This article exists as part of the online archive for HuffPost Canada, which closed in 2021.

Viral Twitter Threads On Sexual Harassment Have People Asking, 'How Do I Step In?'

Sexual harassment can happen anywhere. And anyone can help stop it.
It's everyone's responsibility to step in when they see harassment, experts say.
It's everyone's responsibility to step in when they see harassment, experts say.

"Thread about airplane creeps," begins a tweet from Joanna Chiu, just after midnight Sunday.

"I'm on a plane from a late-evening stopover from (sic) and was very tired and had a row to myself to sleep but couldn't avoid noticing what was going on in the row behind me."

What follows is a play-by-play account of an alleged exchange between an older man and his seatmate, a teenage girl. Chiu, bureau chief of Star Vancouver, said that while she was looking forward to getting some shuteye on her flight, she felt compelled to stay awake to monitor this situation.

The middle-aged man made overtures toward the teen, according to Chiu:

She was friendly and he seemed to take that as a welcome cue to get very familiar and started teasing her and kept saying that he wanted to take her out to eat, which she was ignoring. At this point I had to stay awake in case anything went further than that.

— Joanna Chiu 趙淇欣 (@joannachiu) March 25, 2019

And the situation reportedly escalated quickly.

When he was gone, Chiu and another female passenger let the teen know they had been watching the situation. Chiu also alerted the flight crew.

The man allegedly moved after he verbally abused Chiu, and the attendants helped the young woman file a report about the incident. The male passenger was also confronted by security once he disembarked the plane.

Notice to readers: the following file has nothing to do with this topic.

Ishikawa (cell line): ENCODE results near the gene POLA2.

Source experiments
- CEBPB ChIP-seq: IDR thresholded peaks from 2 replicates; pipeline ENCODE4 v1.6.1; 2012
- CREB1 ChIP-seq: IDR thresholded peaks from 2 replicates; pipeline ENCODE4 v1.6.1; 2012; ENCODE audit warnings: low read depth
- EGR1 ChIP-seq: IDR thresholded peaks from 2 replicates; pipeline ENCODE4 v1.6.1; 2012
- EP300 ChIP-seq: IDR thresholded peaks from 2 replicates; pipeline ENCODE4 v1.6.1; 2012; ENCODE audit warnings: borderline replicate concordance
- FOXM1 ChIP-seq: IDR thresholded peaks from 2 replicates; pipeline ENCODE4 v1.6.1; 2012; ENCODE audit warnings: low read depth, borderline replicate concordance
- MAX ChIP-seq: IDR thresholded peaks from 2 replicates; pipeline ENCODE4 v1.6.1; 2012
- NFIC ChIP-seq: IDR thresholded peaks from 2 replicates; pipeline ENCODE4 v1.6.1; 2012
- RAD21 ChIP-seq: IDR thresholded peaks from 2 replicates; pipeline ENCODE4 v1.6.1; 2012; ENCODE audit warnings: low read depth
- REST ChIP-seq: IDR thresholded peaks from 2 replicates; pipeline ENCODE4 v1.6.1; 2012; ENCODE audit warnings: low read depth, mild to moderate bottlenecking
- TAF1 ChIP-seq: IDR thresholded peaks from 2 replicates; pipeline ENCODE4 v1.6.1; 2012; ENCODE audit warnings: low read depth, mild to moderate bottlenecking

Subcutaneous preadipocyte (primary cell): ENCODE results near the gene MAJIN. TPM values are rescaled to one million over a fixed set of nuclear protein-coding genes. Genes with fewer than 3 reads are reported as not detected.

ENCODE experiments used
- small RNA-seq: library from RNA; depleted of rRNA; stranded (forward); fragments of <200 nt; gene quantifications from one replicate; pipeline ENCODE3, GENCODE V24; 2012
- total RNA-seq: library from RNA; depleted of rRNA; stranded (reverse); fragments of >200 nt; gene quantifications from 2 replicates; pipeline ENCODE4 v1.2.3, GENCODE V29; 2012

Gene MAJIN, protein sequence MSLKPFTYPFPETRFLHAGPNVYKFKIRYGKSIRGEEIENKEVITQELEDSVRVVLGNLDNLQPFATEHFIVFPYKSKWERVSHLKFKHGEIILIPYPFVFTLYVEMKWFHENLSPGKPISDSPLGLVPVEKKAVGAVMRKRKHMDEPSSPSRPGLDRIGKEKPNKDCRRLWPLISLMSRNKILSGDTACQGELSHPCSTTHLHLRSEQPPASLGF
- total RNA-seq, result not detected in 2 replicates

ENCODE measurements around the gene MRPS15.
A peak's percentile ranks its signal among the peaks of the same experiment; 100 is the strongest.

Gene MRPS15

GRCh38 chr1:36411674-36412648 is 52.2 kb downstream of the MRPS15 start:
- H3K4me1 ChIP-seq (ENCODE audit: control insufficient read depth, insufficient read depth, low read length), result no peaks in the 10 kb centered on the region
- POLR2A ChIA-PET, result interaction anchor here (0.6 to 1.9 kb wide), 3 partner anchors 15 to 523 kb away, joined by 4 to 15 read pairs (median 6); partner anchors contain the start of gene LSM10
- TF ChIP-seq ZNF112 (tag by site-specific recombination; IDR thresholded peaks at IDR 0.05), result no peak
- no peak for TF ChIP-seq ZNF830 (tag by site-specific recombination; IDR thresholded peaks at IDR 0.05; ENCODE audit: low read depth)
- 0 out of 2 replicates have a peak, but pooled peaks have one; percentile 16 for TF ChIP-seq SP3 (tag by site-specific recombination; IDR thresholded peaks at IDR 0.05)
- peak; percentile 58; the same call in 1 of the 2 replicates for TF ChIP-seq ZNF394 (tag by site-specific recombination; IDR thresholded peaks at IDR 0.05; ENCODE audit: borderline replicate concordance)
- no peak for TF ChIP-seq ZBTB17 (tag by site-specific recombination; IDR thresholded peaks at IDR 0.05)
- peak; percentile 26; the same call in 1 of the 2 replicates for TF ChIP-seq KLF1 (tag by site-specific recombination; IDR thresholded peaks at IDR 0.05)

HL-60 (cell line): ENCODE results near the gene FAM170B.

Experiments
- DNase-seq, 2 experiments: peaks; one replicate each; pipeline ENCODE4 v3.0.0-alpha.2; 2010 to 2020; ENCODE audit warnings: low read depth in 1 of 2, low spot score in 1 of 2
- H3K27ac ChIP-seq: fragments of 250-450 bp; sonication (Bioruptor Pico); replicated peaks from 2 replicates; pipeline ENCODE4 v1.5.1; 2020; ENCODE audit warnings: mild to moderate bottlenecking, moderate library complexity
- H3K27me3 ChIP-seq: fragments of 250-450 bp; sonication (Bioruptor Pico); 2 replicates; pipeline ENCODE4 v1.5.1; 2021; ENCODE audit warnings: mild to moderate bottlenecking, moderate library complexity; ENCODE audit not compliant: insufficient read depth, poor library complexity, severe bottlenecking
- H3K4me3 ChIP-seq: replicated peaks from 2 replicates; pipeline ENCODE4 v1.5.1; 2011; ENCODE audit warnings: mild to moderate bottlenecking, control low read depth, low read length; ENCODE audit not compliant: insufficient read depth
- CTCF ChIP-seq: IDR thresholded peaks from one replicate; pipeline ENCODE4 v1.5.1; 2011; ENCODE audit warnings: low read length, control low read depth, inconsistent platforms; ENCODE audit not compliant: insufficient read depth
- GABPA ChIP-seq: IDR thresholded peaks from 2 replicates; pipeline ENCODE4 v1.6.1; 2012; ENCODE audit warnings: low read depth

You can read Chiu's full thread here, which has been liked and retweeted tens of thousands of times at time of publication. HuffPost Canada has reached out to Chiu for comment and will update this post if we receive it.

In subsequent tweets in the thread and an op-ed that Chiu wrote detailing her experience, she observed that it seemed as though her fellow male passengers didn't seem to notice what was transpiring, whereas other female passengers did. The young woman allegedly targeted in this incident welcomed the assistance from passengers and flight crew, Chiu wrote. Chiu, who did not name the airline to avoid endorsement because she's a journalist, commended the crew and passengers' swift and definitive action.

"Canadians are known for being polite and courteous, but when speaking up is important, I am proud that in this case passengers and crew stood up to directly confront a harasser," she said.

A common experience for women

Many women who responded to her thread related to her posts about experiencing harassment, while many men were surprised at how common and universal these experiences can be and wondered what they could to do help.

Great thread, thanks for sharing. I'm a man, and I'm amazed at some of the harrassment I've failed to notice over the years. What are some warning signs I can look for, and what can I do when I see them?

— Jordan Raddick (@raddick) March 25, 2019

What Chiu allegedly witnessed isn't a standalone incident. Last summer, the FBI said that the number of sexual assaults reported during commercial airline flights is increasing "at an alarming rate."

FBI investigations into midair sexual assaults increased by 66 per cent from fiscal year 2014 to 2017, said the report. Calls to Transport Canada to determine Canadian stats were not immediately returned.